Lab 4 - Click Here
For the final project for this class, I wanted to go all out, utilizing the majority of the techniques that we had learned in class to be able to create a final piece that would be stunning visually and technically. Because I am also taking the Biomedical Minor at CU, I thought it would be a nice challenge for myself to try and 3D model a mechanical hand that had some joint functionality. From there, the idea sprouted into a display that could contrast the man-made hands with more organic, natural ones. 
I am also a huge fan of the game Portal, so I decided to incorporate the famous Portals from the game, taking inspiration from these Portal bookends that I had seen on Youtube. To give the project my own unique flair, I decided to replace the Portal man with my set of real hands, and a set of mechanical hands, coming out of the portals to collectively hold a Companion Cube between them. 
One possible added layer of depth to this project could be to turn the Companion Cube into a Rubik's cube that the hands are working together to solve. However, there are already a lot of complicated elements in this project, so I wanted to save that idea for later.
In order to 3D model a mechanical arm that matched the size and shape of my own, I took advantage of one of the BTU's events and got my arm scanned with an infrared sensor from an Xbox 360 Kinect. The resultant mesh created was over 200,000 polygons, yet the detail captured is stunning. The hand above that mesh is one that I reduced the number of polygons with so I could see it more clearly when I was modeling around it. 
Designing the portals was fairly easy, as the design of the portal will simply be laser cut from wood. However, the inner part of the portal is my opportunity to use acrylic with a mirror film over the top to give the portal a mirrored look that should be quite eye-catching with the hands emerging from it.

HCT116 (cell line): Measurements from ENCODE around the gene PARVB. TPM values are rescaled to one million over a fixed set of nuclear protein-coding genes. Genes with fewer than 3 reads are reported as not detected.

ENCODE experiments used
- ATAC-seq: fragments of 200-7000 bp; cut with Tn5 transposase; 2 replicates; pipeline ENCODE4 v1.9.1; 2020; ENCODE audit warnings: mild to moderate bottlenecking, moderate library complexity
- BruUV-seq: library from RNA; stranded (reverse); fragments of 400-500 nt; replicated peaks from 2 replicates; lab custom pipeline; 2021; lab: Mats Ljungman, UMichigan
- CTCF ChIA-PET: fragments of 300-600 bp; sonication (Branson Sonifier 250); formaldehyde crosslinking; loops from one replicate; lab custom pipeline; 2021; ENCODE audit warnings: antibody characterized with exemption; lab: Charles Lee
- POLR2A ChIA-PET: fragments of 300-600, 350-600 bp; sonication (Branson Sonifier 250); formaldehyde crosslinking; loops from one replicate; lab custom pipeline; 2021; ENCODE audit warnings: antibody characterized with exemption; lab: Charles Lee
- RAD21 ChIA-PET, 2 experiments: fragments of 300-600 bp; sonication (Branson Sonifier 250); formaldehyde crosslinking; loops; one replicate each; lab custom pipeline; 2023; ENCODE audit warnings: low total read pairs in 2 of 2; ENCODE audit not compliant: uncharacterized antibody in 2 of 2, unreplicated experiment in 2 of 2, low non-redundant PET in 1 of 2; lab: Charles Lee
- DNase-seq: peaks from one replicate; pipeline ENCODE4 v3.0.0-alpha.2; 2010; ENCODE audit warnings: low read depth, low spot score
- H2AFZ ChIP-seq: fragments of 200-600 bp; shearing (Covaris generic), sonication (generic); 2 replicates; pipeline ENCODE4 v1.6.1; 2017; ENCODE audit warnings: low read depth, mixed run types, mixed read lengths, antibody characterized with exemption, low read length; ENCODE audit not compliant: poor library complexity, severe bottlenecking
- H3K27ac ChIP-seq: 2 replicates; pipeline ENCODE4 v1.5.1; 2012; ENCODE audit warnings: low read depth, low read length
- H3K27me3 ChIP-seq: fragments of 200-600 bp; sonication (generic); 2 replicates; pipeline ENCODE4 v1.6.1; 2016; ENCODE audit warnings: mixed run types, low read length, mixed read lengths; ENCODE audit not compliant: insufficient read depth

Originally, I had planned for there to be one portal hanging from the wall, with the second portal on the floor. I ended up changing this design because I felt that the floor portal would be a hazard for tripping on when I take this project home. So, instead, I decided to have both portals hanging on the wall at around a 90° angle, and I ended up liking the look of this design so much more. The hardest part about designing this practically is that I want the arms to be detachable from the portal for transport. However, with the realistic hands, I will be making them from a plaster mold, which will be quite heavy and hard to support when they jut out of the portal without any support below. I plan on using a heavy machine screw inside the plaster hands to mount those to the portal securely, with easy access for disassembly. 
I have yet to model the Companion Cube or the mechanical arms, but for now, I believe that this render is a good approximation of what my finished sculpture will look like, and I hope that when it is done, it'll be even more awe-inspiring than the render below.
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